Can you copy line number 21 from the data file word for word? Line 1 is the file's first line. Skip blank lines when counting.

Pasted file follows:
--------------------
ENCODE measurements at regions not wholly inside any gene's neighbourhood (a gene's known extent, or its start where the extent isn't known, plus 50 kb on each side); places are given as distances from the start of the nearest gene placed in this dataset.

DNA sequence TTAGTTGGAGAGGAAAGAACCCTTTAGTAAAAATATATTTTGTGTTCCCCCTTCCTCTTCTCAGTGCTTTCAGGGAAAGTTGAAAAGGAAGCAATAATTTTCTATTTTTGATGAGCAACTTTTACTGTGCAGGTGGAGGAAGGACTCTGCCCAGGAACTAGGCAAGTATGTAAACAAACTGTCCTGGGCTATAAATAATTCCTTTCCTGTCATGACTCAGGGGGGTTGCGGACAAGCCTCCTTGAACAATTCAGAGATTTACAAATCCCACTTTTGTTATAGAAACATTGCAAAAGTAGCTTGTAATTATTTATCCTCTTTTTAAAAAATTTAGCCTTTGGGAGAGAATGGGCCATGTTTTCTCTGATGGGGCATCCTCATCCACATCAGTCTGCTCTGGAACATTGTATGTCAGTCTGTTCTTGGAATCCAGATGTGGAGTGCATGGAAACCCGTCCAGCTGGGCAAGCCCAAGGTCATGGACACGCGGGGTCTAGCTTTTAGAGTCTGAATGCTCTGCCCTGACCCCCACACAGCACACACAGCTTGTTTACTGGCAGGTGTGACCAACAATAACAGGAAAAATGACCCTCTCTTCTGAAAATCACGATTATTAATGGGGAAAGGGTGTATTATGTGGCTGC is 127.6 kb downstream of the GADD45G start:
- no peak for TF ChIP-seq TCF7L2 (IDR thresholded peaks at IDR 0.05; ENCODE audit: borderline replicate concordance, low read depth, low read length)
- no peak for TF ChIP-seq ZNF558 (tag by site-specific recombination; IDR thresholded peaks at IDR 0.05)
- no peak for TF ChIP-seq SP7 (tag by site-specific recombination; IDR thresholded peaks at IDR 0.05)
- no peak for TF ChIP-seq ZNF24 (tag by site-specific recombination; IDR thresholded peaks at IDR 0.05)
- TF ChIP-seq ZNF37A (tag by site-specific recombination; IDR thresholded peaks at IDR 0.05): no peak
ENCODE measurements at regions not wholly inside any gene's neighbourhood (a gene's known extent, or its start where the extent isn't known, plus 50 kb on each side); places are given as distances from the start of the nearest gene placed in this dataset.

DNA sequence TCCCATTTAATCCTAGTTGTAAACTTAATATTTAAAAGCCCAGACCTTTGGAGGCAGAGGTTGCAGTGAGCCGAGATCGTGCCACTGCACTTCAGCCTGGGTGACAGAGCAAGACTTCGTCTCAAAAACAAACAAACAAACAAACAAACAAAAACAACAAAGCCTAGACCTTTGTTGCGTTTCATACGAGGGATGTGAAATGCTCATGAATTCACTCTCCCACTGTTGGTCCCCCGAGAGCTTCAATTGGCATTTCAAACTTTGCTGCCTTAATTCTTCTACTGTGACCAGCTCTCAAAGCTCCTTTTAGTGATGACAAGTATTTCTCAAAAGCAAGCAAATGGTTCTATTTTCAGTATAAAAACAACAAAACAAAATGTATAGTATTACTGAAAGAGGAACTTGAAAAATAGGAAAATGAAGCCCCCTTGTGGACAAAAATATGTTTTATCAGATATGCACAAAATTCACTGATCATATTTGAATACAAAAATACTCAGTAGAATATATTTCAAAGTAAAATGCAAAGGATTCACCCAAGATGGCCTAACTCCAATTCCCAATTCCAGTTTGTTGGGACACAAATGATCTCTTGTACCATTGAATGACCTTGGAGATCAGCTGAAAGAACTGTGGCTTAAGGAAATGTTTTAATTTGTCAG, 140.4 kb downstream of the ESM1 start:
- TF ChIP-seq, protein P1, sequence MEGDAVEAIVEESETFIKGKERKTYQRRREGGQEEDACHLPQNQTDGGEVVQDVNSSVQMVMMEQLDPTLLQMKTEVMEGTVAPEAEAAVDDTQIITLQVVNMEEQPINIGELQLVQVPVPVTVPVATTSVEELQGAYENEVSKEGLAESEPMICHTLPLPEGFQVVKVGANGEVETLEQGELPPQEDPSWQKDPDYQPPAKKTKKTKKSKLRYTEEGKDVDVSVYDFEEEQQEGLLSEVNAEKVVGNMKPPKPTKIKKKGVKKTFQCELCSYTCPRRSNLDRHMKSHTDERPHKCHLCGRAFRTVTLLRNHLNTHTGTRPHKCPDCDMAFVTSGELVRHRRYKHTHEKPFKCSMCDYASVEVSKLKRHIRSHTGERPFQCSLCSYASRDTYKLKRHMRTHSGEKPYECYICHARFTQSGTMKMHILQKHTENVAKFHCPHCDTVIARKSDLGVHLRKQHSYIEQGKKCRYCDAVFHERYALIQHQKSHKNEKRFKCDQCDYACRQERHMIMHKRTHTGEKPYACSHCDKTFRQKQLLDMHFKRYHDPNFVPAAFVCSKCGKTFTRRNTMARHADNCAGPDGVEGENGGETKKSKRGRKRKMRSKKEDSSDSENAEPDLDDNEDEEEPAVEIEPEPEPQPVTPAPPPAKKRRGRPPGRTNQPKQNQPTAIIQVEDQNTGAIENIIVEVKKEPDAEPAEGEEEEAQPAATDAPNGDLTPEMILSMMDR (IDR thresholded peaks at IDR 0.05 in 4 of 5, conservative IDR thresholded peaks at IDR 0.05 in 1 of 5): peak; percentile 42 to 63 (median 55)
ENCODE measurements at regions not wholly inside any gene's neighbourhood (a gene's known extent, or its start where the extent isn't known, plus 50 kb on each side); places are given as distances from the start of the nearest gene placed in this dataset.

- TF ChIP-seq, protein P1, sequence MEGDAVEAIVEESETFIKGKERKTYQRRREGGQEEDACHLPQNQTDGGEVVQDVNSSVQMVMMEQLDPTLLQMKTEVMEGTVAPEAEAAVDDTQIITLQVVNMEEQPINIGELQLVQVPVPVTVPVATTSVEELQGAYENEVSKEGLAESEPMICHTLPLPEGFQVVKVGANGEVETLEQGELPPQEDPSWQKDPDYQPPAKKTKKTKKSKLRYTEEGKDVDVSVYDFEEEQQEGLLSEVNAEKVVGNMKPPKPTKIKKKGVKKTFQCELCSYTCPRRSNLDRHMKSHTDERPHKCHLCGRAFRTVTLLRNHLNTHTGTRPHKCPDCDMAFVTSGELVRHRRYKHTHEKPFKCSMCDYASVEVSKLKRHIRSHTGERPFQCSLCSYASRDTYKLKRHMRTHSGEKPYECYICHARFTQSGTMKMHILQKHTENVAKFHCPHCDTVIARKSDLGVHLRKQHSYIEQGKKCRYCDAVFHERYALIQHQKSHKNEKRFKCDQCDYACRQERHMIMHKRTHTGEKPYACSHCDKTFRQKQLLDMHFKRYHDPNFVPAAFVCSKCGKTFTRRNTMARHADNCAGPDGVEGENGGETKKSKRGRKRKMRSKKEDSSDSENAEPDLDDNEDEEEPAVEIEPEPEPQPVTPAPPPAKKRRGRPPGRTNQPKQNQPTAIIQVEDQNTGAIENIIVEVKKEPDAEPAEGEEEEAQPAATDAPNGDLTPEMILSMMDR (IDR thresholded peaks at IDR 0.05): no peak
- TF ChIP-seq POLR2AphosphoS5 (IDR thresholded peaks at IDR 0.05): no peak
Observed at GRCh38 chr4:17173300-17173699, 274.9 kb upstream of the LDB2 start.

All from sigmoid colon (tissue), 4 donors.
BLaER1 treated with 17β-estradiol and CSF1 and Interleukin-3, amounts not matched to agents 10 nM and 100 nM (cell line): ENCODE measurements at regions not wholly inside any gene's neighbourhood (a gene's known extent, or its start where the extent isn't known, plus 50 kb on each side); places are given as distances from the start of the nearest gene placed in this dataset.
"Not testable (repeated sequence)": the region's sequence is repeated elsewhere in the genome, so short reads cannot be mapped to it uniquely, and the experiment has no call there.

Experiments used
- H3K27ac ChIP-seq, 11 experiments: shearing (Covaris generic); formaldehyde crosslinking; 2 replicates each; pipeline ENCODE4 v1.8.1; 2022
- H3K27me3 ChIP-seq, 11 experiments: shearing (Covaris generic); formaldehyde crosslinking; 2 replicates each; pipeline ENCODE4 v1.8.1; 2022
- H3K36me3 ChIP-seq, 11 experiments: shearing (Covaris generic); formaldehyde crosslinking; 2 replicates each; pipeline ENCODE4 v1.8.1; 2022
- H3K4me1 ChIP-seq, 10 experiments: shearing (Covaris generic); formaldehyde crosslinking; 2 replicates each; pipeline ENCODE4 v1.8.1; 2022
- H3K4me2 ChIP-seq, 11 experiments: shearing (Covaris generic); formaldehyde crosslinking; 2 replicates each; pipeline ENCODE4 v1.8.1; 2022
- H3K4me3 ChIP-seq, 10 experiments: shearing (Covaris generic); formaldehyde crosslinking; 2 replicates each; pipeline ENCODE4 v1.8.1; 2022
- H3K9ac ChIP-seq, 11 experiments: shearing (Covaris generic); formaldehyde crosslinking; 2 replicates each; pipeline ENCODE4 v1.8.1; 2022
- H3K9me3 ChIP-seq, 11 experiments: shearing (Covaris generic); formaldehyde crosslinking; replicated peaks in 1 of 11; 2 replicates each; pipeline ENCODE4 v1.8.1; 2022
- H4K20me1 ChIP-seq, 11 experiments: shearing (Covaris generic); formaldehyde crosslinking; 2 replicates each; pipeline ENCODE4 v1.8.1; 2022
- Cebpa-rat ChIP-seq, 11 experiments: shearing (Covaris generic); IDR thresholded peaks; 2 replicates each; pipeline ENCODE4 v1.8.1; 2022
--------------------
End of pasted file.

- H3K36me3 ChIP-seq, 11 experiments: shearing (Covaris generic); formaldehyde crosslinking; 2 replicates each; pipeline ENCODE4 v1.8.1; 2022